Michael McKeon, in
Michael McKeon, in
McKeon’s analysis can be applied to explain how “power” is largely defined as the “ability to make others accept one’s version of events as authoritative” (359). Thus, in
Despite the tragic rape, McKeon optimistically claims that Clarissa is victorious not only because she successfully resists Lovelace’s condescending scheme of marriage but also because she forsakes any possible “manifest material and social empowerment” and chooses to die. McKeon goes on to argue that Clarissa even gains a “new-found power” (365) in her spiritual “conversion” with her virtue in tact—that is, even if she has to choose to die to do so (380). The complicated theoretical machinery with which McKeon introduces his study claims that Clarissa wins in the “battle” with Lovelace. Whereas Pamela gains material rewards, McKeon states that Clarissa gains “new-found power,”
In comparison to Clarissa’s “new-found power,” McKeon cautiously acknowledges that Pamela’s victory, despite the subtitle of
In response to McKeon’s claim of the novel as progressive ideology, I would like to suggest that even before Clarissa’s escape from the Harlowe Place, the novel calls into question McKeon’s optimistic assessment of the heroine’s victory and even the success of her resistance to Lovelace, which forces the heroine to seek shelter in death—that is, in her “father’s house” in the afterlife. In contrast to McKeon’s claim that Clarissa gains “manifest discursive and imaginative empowerment,” I would argue that
Applying McKeon’s terms to
McKeon claims that Lovelace is not only defeated in the terminological battle with Clarissa because “language is her medium” but also forced to possess and control Clarissa’s version of “honor” by the brutal force of rape. Even Belford warns Lovelace against the use of any
Much to Richardson’s dismay, his contemporary friends and large audience of readers begged the author to let Clarissa live and accept Lovelace’s proposal of marriage, thereby securing Clarissa an aristocratic title and granting Lovelace her status of honor in marriage. One of Richardson’s closest friends and critic, Lady Bradshaigh, appeals to the author:
Richardson was exasperated by critics and readers who deemed Lovelace attractive and Clarissa over-scrupulous. Terry Eagleton even defends Clarissa by arguing that “Some of the charges against Clarissa—that she is prudish, dull, naïve, chronically idealizing or tediously meek—seem merely false” (72).
Much of McKeon’s analysis owes its impetus to a question prompted by the novel itself as it is implicit in the ongoing controversy as to whether Clarissa is a prude whose pride cannot accept Lovelace or, indeed, a saint who sincerely aspires to leave the secular world and seek truth and virtue in heaven.11 Eagleton outlines the conflict:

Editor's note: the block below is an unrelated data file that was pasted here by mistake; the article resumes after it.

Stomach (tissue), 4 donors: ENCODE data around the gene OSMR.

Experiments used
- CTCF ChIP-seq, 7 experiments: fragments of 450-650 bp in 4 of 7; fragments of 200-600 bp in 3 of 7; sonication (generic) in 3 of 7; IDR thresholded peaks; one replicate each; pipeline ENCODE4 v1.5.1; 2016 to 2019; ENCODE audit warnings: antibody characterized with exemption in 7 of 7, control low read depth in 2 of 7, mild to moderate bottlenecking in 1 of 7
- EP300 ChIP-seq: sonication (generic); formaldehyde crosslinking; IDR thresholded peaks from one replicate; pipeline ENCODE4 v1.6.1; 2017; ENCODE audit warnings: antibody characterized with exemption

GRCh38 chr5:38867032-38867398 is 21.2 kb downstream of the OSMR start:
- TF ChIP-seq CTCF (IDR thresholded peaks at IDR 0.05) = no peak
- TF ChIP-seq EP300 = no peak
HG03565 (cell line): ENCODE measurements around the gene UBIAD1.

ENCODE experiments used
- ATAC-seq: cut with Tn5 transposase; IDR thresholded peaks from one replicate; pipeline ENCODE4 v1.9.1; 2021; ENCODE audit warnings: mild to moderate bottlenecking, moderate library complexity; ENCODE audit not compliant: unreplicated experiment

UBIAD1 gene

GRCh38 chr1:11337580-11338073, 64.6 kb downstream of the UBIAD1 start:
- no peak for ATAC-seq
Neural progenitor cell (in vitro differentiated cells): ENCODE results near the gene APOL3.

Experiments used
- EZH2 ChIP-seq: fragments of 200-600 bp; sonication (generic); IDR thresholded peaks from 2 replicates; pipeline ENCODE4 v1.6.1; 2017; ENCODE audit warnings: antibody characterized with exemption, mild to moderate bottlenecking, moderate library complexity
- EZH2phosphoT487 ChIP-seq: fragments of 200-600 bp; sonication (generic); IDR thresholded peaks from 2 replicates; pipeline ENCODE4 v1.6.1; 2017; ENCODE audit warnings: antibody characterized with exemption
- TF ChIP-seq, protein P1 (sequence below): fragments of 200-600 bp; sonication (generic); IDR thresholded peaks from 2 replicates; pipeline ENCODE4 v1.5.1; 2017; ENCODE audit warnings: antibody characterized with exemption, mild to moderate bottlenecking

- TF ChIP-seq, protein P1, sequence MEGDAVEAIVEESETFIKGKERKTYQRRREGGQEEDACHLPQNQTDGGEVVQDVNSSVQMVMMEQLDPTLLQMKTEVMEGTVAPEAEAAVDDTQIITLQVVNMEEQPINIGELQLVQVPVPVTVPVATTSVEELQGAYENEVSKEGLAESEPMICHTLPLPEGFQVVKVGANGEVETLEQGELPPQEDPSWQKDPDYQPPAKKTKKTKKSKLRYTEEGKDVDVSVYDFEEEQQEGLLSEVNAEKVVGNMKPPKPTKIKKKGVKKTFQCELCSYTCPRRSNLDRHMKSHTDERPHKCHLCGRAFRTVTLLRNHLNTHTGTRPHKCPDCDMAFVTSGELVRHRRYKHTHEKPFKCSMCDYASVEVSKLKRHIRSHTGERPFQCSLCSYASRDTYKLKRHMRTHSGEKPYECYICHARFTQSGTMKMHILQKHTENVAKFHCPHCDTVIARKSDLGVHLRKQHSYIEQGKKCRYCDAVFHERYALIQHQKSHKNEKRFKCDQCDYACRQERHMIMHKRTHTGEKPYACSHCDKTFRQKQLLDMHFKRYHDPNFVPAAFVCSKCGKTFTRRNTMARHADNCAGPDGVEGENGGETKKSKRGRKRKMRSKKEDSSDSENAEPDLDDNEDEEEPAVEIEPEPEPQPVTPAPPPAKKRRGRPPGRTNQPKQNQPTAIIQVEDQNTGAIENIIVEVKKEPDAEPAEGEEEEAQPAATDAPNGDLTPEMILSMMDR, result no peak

Even when Lovelace—“an avenging male iconoclasm”—rapes Clarissa, he surprisingly does not proceed to gloat or flaunt his victory but rather nervously apologizes and begs that Clarissa accept his proposal of marriage and legally make him a better man. Lovelace’s acknowledgment of his moral downfall and wrongdoings begins, what McKeon would define as, Lovelace’s “conversion,” which includes complete exposure of his crime of rape and the request for help from his influential relatives to persuade Clarissa to concede to marriage. Lovelace’s motives behind his gallant attempts to be forgiven and be able to finally claim Clarissa as his wife seem all too clear in contrast to Clarissa’s refusal to accept Lovelace as a husband and live in aristocratic luxury. If the advantages that accrue to Lovelace from his marriage to Clarissa seem substantial, Clarissa’s motives to shun Lovelace and steadily choose death seem less convincing in comparison.
Although selfish in its inception, Lovelace’s “ability to make others accept [his] version of events as authoritative” is uncomfortably convincing, as evidenced by the contemporary readership demanding a rewrite.12 In contrast to Lovelace’s largely non-material motives for his acts of abduction, attempted rape, and eventual marriage proposal to Clarissa, assessments of Clarissa’s motivation and determination to die in solitude—resulting in her tricking Lovelace to believe that she is going to her literal father’s house—have, as critics acknowledged, encouraged readers to question the extent of Clarissa’s virtue and even accuse Clarissa of being a prudish snob. Even Clarissa, after the rape, accuses herself of “spiritual pride,” and concludes that she was tainted by the capital sin of taking pride “in the applause of everyone,” while supposing “I had not that pride”—concealed as it was under the “thin veil of
My own analysis of